President Trump has agreed to shut down his embattled charitable foundation and distribute the remaining money to “reputable” groups, New York’s attorney general announced Tuesday.
State Attorney General Barbara Underwood secured a stipulation dissolving the Trump Foundation under judicial supervision, her office said. It was a primary goal of a lawsuit filed by her office in June.
The lawsuit against Mr. Trump and his children will continue for actions related to the charity’s operation.
Ms. Underwood’s office said the Trump Foundation “has signed a stipulation agreeing to dissolve under judicial supervision, with review and approval by the attorney general of proposed recipient charities of the Foundation’s remaining assets.”
The attorney general said Tuesday that her investigation found “a shocking pattern of illegality involving the Trump Foundation — including unlawful coordination with the Trump presidential campaign, repeated and willful self-dealing, and much more.”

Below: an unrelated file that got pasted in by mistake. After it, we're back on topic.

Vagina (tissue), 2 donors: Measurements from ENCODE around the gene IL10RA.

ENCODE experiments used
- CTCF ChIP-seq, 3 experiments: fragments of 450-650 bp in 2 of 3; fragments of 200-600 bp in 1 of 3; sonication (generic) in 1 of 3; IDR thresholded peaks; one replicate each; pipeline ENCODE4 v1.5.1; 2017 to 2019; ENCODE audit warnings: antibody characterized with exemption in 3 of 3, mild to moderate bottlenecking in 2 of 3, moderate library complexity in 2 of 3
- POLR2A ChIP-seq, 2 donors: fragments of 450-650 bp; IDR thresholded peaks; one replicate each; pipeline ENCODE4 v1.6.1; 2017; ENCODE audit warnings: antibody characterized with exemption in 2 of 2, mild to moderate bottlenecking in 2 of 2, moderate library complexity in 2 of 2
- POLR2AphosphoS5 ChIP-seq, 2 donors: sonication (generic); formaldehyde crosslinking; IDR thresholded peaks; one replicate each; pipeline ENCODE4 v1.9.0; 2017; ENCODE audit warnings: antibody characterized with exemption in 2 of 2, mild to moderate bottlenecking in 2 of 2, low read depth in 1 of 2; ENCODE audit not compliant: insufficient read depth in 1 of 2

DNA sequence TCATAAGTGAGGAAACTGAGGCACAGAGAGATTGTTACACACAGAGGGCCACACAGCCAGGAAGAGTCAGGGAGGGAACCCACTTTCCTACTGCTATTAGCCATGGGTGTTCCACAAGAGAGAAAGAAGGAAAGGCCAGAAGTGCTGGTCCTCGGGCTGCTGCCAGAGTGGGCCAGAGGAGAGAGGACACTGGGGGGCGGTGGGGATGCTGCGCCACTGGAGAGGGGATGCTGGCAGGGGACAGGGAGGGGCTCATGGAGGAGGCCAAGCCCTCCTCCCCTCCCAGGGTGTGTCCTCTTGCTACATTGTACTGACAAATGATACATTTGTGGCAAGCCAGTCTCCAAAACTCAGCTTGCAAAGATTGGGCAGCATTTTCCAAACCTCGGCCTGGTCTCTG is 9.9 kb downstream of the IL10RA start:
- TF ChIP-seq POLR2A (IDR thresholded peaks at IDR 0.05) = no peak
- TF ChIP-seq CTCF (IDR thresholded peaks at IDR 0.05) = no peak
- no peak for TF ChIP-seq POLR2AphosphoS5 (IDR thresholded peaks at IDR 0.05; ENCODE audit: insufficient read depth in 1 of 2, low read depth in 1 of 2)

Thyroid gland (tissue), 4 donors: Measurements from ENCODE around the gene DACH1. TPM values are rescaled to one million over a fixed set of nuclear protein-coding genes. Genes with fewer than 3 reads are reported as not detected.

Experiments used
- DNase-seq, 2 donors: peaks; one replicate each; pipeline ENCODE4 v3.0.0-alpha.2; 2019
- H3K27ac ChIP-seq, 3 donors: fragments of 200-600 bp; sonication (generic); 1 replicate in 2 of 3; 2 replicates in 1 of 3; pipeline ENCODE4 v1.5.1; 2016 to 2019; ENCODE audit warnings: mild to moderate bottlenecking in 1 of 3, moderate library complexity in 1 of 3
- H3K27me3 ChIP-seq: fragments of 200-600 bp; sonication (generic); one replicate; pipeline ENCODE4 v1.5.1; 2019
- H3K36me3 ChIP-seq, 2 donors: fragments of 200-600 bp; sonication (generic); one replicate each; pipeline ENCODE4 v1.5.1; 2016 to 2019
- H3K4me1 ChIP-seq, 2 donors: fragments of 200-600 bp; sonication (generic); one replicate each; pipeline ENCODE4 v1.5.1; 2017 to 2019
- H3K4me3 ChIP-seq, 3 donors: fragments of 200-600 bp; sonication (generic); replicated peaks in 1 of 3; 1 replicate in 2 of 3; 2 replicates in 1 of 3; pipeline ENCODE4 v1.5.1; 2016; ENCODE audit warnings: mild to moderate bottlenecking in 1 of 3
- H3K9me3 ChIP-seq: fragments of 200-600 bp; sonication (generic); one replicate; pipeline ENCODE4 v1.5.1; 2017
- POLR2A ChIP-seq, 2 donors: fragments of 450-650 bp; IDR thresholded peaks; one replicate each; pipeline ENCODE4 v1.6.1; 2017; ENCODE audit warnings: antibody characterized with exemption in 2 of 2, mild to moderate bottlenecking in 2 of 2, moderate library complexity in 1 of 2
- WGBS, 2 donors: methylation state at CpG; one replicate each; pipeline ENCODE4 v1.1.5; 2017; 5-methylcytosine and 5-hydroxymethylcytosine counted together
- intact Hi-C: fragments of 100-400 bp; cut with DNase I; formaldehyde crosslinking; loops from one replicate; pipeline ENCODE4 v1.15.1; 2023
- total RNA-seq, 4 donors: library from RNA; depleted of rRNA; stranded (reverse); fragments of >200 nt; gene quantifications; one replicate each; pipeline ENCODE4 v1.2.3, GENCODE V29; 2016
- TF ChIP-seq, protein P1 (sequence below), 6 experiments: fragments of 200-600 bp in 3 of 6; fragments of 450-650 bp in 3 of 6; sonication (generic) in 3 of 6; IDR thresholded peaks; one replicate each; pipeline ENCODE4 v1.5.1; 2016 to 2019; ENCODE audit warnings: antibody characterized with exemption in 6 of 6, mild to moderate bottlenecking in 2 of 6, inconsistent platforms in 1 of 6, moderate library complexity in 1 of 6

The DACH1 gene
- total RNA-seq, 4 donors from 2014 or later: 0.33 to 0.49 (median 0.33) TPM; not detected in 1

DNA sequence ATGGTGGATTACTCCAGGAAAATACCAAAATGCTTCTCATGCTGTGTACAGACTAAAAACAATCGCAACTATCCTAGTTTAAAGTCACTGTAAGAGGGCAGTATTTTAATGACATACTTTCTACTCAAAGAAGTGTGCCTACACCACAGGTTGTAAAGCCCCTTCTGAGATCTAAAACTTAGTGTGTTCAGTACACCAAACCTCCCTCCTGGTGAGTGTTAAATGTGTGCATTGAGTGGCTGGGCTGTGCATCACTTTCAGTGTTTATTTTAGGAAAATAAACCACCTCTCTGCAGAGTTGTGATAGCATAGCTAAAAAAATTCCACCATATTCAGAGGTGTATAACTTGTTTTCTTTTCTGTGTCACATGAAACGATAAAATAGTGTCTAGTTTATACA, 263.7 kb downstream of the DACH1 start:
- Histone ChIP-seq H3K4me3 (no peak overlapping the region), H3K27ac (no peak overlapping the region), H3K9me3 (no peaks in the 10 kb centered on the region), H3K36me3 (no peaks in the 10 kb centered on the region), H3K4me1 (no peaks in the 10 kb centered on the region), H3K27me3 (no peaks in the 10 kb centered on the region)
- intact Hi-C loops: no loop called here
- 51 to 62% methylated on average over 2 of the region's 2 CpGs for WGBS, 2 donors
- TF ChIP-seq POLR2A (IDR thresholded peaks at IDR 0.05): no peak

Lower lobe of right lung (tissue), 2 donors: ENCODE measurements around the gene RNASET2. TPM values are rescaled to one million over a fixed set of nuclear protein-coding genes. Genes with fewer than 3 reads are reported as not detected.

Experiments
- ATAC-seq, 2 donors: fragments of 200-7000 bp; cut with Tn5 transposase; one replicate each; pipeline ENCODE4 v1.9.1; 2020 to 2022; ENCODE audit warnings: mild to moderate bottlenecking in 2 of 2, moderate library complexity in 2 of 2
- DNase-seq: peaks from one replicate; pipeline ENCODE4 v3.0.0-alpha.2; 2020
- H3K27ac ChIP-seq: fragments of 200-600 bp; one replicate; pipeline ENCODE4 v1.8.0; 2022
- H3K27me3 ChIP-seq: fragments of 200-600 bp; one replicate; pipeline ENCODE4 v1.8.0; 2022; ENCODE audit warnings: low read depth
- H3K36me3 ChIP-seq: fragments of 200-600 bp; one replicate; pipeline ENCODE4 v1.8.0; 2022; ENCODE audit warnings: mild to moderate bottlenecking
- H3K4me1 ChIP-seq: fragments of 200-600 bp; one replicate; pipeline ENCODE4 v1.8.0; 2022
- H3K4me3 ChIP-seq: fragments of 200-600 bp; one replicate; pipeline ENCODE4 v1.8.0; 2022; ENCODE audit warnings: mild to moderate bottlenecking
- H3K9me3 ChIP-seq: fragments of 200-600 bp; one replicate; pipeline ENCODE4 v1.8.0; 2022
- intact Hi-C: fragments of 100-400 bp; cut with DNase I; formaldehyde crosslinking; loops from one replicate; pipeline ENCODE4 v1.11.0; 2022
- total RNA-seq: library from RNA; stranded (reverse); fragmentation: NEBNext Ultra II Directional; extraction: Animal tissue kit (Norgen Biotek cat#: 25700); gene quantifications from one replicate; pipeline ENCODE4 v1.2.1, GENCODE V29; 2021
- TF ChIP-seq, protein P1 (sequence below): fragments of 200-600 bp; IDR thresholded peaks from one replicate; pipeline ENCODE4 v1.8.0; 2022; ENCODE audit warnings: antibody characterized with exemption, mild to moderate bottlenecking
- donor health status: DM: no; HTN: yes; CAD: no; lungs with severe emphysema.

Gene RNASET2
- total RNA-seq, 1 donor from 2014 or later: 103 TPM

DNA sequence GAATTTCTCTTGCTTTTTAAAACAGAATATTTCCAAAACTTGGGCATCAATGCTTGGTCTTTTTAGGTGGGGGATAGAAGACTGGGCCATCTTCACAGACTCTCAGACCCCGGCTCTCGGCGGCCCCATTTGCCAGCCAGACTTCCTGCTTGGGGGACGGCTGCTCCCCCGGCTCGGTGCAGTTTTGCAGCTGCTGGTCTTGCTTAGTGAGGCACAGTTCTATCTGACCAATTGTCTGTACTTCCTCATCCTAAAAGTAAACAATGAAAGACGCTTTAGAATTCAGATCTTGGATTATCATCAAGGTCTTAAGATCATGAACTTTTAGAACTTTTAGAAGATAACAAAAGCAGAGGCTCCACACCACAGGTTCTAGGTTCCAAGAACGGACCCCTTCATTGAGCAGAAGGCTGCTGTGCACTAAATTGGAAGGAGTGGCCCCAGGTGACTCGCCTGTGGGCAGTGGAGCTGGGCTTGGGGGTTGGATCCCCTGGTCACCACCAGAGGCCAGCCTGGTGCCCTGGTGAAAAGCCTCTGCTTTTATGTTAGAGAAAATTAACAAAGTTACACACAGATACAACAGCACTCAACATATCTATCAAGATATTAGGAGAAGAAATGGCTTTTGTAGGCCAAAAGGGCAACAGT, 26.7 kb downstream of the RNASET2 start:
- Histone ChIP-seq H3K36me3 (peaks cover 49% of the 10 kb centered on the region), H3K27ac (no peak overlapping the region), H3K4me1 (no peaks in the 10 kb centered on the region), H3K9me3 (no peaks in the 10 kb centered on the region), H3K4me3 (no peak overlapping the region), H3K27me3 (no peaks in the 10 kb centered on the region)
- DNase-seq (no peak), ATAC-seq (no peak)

“This amounted to the Trump Foundation functioning as little more than a checkbook to serve Mr. Trump’s business and political interests,” she said.
Her lawsuit alleged “persistently illegal conduct” at the charity. Ms. Underwood is still seeking nearly $3 million in restitution and a court order that would ban the Trumps temporarily from serving on the boards of other nonprofits in the state.
The legal action claims that the president and his three eldest children violated campaign-finance laws and abused the foundation’s tax-exempt status. The foundation’s most recent tax return listed its net assets at slightly more than $1.7 million.
Mr. Trump allegedly used some of the charity’s money to settle legal claims against his business and to purchase art for one of his clubs. The president has denied any wrongdoing and said two years ago that he wanted to close the foundation, but the attorney general blocked that move during the investigation.
Trump Organization lawyer Alan Futerfas said in a statement, “the Foundation has been seeking to dissolve and distribute its remaining assets to worthwhile charitable causes since Donald J. Trump’s victory in the 2016 presidential election. Unfortunately, the [state attorney general] sought to prevent dissolution for almost two years, thereby depriving those most in need of nearly $1.7 million.”
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